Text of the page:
Even casual investors are aware of the term market cap, short for “market capitalization.” It’s a simple formula: the number of shares of stock, multiplied by the current stock price, tells you just how valuable that company is, at least in the eyes of Wall Street. It has the same definition in bitcoin and other altcoins.
However, the big difference between market cap for stocks and market cap for altcoins is in the application.
Altcoins have more in common with commodity or currency markets than stocks, although we will spare you the lengthy arguments over this among finance types. Remember the structure of any altcoin here. It is a big network of shared nodes, where that altcoin and only that altcoin is mined and its transactions are entered into the blockchain. So if the market cap of an altcoin rises, that is a rising tide that lifts all boats.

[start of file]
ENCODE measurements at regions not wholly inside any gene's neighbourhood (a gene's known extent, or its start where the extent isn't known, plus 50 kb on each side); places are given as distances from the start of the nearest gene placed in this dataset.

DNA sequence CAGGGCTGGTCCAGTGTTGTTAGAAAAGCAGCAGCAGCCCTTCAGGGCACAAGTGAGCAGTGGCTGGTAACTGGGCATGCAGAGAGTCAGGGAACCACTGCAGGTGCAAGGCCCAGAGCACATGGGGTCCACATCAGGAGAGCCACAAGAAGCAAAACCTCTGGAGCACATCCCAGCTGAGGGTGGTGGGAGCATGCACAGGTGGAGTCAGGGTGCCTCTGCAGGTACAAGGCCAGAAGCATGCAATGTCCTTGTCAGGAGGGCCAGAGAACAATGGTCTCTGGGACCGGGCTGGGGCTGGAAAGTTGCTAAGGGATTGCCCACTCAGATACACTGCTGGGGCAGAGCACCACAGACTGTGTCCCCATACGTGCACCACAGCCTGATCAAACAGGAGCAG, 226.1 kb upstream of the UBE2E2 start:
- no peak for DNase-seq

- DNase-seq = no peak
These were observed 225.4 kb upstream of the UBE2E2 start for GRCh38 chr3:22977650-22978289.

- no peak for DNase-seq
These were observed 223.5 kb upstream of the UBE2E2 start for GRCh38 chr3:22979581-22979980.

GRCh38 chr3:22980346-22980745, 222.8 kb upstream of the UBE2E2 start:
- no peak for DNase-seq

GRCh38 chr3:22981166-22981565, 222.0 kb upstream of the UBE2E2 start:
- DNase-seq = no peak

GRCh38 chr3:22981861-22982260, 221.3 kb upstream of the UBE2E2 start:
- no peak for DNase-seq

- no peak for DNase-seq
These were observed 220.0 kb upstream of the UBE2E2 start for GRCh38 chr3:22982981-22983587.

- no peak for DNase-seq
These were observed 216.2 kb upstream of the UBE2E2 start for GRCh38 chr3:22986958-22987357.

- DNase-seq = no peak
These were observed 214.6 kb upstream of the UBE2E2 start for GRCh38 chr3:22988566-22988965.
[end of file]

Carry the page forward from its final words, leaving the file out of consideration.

Market cap with altcoins is a useful tool for measuring the long-term prospects of an investment. For example, if there are a billion coins, worth a dollar, and you are hoping to see bitcoin-like returns of the coin being worth thousands, that would require trillions to flow into the altcoin.
On the other hand, if you just want to see that coin double in price, that means $1 billion going into it. While still not completely likely, this scenario is substantially more possible. So when considering investing, look at the total number of coins in circulation, how many coins the network will mine, and how much cash would need to go into the market to drive the returns for which you are looking. For more guidance on altcoins and their market cap, read the Bitcoin Market Journal blog regularly and subscribe to the Bitcoin Market Journal newsletter!